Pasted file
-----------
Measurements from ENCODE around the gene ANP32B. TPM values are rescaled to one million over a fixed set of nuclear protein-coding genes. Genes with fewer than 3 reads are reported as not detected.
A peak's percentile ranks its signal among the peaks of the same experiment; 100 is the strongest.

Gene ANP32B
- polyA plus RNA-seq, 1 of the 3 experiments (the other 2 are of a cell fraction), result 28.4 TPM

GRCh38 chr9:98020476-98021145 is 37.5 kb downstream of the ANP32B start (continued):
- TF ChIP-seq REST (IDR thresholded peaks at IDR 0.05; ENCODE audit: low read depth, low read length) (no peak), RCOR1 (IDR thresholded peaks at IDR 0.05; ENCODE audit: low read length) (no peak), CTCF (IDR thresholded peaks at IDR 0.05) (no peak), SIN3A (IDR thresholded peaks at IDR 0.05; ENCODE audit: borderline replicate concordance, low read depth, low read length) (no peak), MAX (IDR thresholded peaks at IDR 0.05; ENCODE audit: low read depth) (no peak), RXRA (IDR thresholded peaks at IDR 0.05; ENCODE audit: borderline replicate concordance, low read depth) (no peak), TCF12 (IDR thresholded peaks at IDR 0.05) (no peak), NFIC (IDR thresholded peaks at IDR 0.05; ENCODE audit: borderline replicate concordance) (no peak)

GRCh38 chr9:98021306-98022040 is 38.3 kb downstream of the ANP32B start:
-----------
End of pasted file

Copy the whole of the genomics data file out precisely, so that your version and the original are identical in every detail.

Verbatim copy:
Measurements from ENCODE around the gene ANP32B. TPM values are rescaled to one million over a fixed set of nuclear protein-coding genes. Genes with fewer than 3 reads are reported as not detected.
A peak's percentile ranks its signal among the peaks of the same experiment; 100 is the strongest.

Gene ANP32B
- polyA plus RNA-seq, 1 of the 3 experiments (the other 2 are of a cell fraction), result 28.4 TPM

GRCh38 chr9:98020476-98021145 is 37.5 kb downstream of the ANP32B start (continued):
- TF ChIP-seq REST (IDR thresholded peaks at IDR 0.05; ENCODE audit: low read depth, low read length) (no peak), RCOR1 (IDR thresholded peaks at IDR 0.05; ENCODE audit: low read length) (no peak), CTCF (IDR thresholded peaks at IDR 0.05) (no peak), SIN3A (IDR thresholded peaks at IDR 0.05; ENCODE audit: borderline replicate concordance, low read depth, low read length) (no peak), MAX (IDR thresholded peaks at IDR 0.05; ENCODE audit: low read depth) (no peak), RXRA (IDR thresholded peaks at IDR 0.05; ENCODE audit: borderline replicate concordance, low read depth) (no peak), TCF12 (IDR thresholded peaks at IDR 0.05) (no peak), NFIC (IDR thresholded peaks at IDR 0.05; ENCODE audit: borderline replicate concordance) (no peak)

GRCh38 chr9:98021306-98022040 is 38.3 kb downstream of the ANP32B start: